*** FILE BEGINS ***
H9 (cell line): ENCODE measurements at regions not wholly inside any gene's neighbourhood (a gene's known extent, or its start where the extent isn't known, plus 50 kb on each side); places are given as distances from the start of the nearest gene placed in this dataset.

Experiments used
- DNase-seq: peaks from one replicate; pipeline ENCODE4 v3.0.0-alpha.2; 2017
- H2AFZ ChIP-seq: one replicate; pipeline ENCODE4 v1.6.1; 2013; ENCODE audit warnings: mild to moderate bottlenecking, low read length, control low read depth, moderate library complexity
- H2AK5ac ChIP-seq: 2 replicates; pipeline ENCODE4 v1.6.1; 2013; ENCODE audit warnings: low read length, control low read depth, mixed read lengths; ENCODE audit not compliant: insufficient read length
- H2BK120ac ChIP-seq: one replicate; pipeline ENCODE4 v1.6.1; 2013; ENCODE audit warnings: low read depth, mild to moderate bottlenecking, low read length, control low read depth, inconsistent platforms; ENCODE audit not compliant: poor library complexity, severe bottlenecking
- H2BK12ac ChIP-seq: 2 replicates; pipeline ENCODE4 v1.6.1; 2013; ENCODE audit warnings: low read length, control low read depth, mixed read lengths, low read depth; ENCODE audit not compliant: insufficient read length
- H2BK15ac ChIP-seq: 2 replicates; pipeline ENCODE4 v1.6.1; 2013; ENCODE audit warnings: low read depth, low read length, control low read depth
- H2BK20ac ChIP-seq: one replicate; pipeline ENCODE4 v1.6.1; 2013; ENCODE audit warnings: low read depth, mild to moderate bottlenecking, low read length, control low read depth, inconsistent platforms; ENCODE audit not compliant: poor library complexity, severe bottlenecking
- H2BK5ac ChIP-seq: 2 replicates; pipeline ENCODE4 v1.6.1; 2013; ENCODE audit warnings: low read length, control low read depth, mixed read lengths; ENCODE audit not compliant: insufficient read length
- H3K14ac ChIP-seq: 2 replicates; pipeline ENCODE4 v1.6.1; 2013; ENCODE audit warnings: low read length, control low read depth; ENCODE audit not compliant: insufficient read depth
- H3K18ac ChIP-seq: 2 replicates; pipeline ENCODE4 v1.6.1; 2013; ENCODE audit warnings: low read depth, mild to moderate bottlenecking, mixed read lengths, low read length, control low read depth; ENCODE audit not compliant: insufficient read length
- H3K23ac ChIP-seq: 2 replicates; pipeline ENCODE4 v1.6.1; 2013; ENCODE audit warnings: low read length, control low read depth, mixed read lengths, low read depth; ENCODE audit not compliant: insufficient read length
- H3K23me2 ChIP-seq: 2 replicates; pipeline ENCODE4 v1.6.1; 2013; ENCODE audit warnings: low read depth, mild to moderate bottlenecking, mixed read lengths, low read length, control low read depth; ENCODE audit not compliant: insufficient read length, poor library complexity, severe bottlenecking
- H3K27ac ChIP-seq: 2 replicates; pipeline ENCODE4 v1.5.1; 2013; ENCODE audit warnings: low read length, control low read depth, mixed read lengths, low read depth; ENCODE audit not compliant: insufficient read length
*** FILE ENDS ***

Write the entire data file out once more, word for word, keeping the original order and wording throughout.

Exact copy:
H9 (cell line): ENCODE measurements at regions not wholly inside any gene's neighbourhood (a gene's known extent, or its start where the extent isn't known, plus 50 kb on each side); places are given as distances from the start of the nearest gene placed in this dataset.

Experiments used
- DNase-seq: peaks from one replicate; pipeline ENCODE4 v3.0.0-alpha.2; 2017
- H2AFZ ChIP-seq: one replicate; pipeline ENCODE4 v1.6.1; 2013; ENCODE audit warnings: mild to moderate bottlenecking, low read length, control low read depth, moderate library complexity
- H2AK5ac ChIP-seq: 2 replicates; pipeline ENCODE4 v1.6.1; 2013; ENCODE audit warnings: low read length, control low read depth, mixed read lengths; ENCODE audit not compliant: insufficient read length
- H2BK120ac ChIP-seq: one replicate; pipeline ENCODE4 v1.6.1; 2013; ENCODE audit warnings: low read depth, mild to moderate bottlenecking, low read length, control low read depth, inconsistent platforms; ENCODE audit not compliant: poor library complexity, severe bottlenecking
- H2BK12ac ChIP-seq: 2 replicates; pipeline ENCODE4 v1.6.1; 2013; ENCODE audit warnings: low read length, control low read depth, mixed read lengths, low read depth; ENCODE audit not compliant: insufficient read length
- H2BK15ac ChIP-seq: 2 replicates; pipeline ENCODE4 v1.6.1; 2013; ENCODE audit warnings: low read depth, low read length, control low read depth
- H2BK20ac ChIP-seq: one replicate; pipeline ENCODE4 v1.6.1; 2013; ENCODE audit warnings: low read depth, mild to moderate bottlenecking, low read length, control low read depth, inconsistent platforms; ENCODE audit not compliant: poor library complexity, severe bottlenecking
- H2BK5ac ChIP-seq: 2 replicates; pipeline ENCODE4 v1.6.1; 2013; ENCODE audit warnings: low read length, control low read depth, mixed read lengths; ENCODE audit not compliant: insufficient read length
- H3K14ac ChIP-seq: 2 replicates; pipeline ENCODE4 v1.6.1; 2013; ENCODE audit warnings: low read length, control low read depth; ENCODE audit not compliant: insufficient read depth
- H3K18ac ChIP-seq: 2 replicates; pipeline ENCODE4 v1.6.1; 2013; ENCODE audit warnings: low read depth, mild to moderate bottlenecking, mixed read lengths, low read length, control low read depth; ENCODE audit not compliant: insufficient read length
- H3K23ac ChIP-seq: 2 replicates; pipeline ENCODE4 v1.6.1; 2013; ENCODE audit warnings: low read length, control low read depth, mixed read lengths, low read depth; ENCODE audit not compliant: insufficient read length
- H3K23me2 ChIP-seq: 2 replicates; pipeline ENCODE4 v1.6.1; 2013; ENCODE audit warnings: low read depth, mild to moderate bottlenecking, mixed read lengths, low read length, control low read depth; ENCODE audit not compliant: insufficient read length, poor library complexity, severe bottlenecking
- H3K27ac ChIP-seq: 2 replicates; pipeline ENCODE4 v1.5.1; 2013; ENCODE audit warnings: low read length, control low read depth, mixed read lengths, low read depth; ENCODE audit not compliant: insufficient read length